As you may have imagined, each time I went guesting I returned home so full that no dinner was required; and in the case of my former host mother, breakfast was also skipped to prepare for the great feast that lay ahead of me.  It’s kinda funny, I talked to my current host grandmother about the past week I had off, and she said she thought I was starving myself all week.  Then I explained to her that no, I was eating in Bishkek with friends a lot and going guesting.  Apparently someone saw me and thought I had lost weight (during just that week), I disagree with that assessment (although I have lost weight since coming to this country, though I don’t know how much).  I ate more that week than I can recall eating since leaving my former host family, although it’s not like I eat much less now (just less meat because my host granny loves duck and gross looking fish while I do not). 

My Break

November 11, 2008

Wow, my break was awesome.  I definitely needed the time off from the students.  When I was in school, I always thought about how happy I was to get a break from getting up early, studying and all the other stuff that goes along with being a student.  However, I never gave a moment’s thought to how badly the teachers also needed a break from me.  Working with kids is a giant pain in the butt.  Besides having to make lesson plans every day, and not just lessons plans, but plans that include how to keep the students both interested and learning, you have to keep them all in line too.  Now it’s not that every one of them needs constant supervision, it’s just that the ones who do are so difficult to deal with that they slowly wear you down.


Without students to tire me out, I thoroughly enjoyed every hour of every day of my vacation.  It started off with a triple birthday/Halloween/wedding anniversary party in Bishkek.  All the other volunteers living in Chui Oblast (an oblast is basically a state) a few volunteers from other oblasts and I rented out an apartment in Bishkek for the night of Saturday November first.  It was a beautiful apartment.  It had a pretty nice kitchen that included a stove and oven, a shower with hot water (which I have, but pretty much nobody else did), a toilet (as opposed to our outhouses), a large bedroom, an even bigger living room and a porch with large glass windows (openable).  This apartment was also nicely located near some clubs, fine stores which sell tasty beverages and good quality restaurants (decent American and other international foods…that means non-Kyrgyz cuisine).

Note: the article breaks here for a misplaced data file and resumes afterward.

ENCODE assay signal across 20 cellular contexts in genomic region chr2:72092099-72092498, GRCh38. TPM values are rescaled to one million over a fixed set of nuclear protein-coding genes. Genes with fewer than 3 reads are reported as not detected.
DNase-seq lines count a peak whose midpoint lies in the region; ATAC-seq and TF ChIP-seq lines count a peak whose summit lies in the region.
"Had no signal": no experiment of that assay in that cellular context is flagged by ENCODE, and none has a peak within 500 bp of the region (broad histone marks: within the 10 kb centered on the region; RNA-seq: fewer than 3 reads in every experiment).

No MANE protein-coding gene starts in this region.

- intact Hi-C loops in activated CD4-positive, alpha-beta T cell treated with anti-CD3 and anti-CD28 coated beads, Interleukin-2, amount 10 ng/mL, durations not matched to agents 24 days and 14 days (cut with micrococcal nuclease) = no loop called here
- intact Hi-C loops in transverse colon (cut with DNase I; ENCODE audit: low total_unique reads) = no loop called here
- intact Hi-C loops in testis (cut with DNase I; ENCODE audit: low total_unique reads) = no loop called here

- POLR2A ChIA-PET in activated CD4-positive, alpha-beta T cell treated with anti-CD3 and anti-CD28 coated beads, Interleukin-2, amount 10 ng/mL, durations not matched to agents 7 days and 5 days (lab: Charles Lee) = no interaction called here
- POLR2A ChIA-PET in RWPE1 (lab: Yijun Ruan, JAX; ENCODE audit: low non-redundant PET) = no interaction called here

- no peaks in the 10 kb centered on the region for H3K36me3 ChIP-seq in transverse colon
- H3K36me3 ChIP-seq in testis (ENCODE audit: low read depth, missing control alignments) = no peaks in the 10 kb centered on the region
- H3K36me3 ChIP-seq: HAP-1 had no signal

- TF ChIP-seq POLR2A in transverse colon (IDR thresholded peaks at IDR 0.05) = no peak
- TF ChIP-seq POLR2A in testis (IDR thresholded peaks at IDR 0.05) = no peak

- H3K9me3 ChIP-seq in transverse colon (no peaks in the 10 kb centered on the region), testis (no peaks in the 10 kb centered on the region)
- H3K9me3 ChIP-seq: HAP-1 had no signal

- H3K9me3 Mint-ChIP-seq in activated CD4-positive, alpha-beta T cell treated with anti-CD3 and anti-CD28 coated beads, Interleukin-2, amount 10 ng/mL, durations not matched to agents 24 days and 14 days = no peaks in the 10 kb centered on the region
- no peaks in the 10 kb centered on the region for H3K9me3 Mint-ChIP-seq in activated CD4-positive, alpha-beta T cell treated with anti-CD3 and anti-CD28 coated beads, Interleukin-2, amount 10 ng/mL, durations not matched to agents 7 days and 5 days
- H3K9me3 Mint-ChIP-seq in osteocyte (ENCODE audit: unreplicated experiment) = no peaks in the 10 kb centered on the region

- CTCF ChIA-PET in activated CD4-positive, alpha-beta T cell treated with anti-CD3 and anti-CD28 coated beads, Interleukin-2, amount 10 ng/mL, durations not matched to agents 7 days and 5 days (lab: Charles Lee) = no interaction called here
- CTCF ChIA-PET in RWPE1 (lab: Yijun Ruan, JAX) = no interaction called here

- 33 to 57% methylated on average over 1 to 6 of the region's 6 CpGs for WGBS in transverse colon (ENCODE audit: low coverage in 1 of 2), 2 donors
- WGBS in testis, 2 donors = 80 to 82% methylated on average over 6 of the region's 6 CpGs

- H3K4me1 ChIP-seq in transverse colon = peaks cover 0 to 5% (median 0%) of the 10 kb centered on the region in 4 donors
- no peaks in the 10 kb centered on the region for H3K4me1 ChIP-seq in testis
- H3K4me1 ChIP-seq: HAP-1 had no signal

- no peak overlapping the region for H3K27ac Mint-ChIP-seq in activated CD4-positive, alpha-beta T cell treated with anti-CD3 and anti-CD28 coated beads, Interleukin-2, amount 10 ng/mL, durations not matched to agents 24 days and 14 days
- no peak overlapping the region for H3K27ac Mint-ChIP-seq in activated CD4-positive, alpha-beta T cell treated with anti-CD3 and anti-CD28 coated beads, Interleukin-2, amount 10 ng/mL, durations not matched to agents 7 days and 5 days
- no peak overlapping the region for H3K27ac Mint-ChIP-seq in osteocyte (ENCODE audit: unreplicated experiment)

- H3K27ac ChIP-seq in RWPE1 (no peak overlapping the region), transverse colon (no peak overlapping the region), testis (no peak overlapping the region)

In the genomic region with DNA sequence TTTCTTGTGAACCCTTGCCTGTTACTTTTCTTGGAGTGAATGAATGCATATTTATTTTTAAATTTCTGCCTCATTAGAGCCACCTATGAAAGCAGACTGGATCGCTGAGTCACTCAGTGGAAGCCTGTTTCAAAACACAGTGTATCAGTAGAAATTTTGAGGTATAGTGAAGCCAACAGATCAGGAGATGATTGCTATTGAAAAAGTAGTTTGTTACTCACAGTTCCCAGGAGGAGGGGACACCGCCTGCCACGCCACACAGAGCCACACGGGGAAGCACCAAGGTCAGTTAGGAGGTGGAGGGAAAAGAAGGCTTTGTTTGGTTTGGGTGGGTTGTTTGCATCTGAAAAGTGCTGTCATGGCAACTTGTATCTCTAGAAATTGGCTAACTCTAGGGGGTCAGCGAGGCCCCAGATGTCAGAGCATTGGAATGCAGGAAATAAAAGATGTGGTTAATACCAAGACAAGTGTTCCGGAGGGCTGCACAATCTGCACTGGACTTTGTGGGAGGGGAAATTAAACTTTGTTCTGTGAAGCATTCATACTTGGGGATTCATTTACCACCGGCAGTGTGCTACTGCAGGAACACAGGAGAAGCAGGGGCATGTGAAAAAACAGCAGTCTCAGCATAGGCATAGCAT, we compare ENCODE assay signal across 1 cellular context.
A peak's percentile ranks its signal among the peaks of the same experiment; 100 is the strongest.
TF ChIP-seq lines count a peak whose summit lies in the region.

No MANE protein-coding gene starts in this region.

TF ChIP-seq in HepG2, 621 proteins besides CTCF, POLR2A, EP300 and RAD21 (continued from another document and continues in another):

The night started off at a Turkish restaurant whose name I have forgotten.  For the hungry yet cheap traveler, I don’t think you can beat the deliciousness and prices.  To the tune of about $150som (at current conversion rates, that’s about $4usd) you can purchase a delicious kebab made of chicken, beef or a combination.  This kebab comes with a small Turkish salad, pita bread and some other small side dish.  However, if you don’t want a kebab, this is not the restaurant for you; they serve kebabs and kebabs, period.


After delicious kebabs came the time to dress up and drink back at the apartment.  I dressed up as a man who we will call Jim.  Jim is a tall, skinny Russian gentleman who works at our headquarters in Bishkek.  Besides being a great guy (which, in case you didn’t know, I have in spades…bridge anyone?), Jim is the worst chain smoker I have ever met in my life.  During our training, he would regularly speak to all volunteers in a big group and each time would put his hand gently over his throat and say, “excuse me, guys, I can’t talk very loudly because I have this thing with my throat.”  So, to imitate him, all I had to do was grab someone’s empty pack of cigarettes and borrow an un-smoked one to hold, and say the exact phrase above before I spoke to anyone at the party.